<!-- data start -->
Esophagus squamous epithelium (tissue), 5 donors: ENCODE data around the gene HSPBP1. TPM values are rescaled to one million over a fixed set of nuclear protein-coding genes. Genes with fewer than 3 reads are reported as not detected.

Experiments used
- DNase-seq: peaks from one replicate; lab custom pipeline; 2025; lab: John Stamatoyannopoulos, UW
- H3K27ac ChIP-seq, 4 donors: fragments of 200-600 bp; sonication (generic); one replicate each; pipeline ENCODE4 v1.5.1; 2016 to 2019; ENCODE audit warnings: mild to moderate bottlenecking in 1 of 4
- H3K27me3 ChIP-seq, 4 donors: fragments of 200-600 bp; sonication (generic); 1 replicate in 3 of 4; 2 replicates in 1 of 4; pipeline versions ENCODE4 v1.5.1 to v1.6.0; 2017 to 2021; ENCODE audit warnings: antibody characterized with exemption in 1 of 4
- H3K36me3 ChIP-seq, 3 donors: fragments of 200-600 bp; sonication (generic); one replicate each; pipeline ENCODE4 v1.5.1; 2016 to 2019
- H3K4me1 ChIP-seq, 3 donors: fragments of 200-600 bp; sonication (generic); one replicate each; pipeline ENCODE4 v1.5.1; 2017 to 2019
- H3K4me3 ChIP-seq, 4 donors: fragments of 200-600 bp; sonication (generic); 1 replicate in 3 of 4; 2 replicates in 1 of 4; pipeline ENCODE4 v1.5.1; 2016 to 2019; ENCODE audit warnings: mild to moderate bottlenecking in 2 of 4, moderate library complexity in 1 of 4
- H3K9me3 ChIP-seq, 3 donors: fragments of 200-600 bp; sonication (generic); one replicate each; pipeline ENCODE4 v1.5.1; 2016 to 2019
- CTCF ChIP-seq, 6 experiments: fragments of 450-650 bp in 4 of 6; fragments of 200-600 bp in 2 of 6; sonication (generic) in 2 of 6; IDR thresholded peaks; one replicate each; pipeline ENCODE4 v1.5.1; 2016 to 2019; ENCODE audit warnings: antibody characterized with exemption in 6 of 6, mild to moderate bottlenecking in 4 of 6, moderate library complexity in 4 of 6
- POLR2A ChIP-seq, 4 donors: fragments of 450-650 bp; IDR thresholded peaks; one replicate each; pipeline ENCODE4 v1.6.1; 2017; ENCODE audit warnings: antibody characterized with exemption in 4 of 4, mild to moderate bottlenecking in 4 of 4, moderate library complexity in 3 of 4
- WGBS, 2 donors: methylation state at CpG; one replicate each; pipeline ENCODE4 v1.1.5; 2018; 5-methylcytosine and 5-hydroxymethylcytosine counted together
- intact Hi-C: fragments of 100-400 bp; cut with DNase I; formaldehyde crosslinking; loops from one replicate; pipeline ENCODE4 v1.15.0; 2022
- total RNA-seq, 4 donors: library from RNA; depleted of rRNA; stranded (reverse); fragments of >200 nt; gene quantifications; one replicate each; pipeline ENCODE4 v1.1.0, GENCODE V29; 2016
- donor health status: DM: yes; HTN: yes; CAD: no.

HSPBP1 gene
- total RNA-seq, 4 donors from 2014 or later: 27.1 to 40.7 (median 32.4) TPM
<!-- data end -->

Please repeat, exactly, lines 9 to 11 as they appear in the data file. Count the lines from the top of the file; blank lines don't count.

- H3K9me3 ChIP-seq, 3 donors: fragments of 200-600 bp; sonication (generic); one replicate each; pipeline ENCODE4 v1.5.1; 2016 to 2019
- CTCF ChIP-seq, 6 experiments: fragments of 450-650 bp in 4 of 6; fragments of 200-600 bp in 2 of 6; sonication (generic) in 2 of 6; IDR thresholded peaks; one replicate each; pipeline ENCODE4 v1.5.1; 2016 to 2019; ENCODE audit warnings: antibody characterized with exemption in 6 of 6, mild to moderate bottlenecking in 4 of 6, moderate library complexity in 4 of 6
- POLR2A ChIP-seq, 4 donors: fragments of 450-650 bp; IDR thresholded peaks; one replicate each; pipeline ENCODE4 v1.6.1; 2017; ENCODE audit warnings: antibody characterized with exemption in 4 of 4, mild to moderate bottlenecking in 4 of 4, moderate library complexity in 3 of 4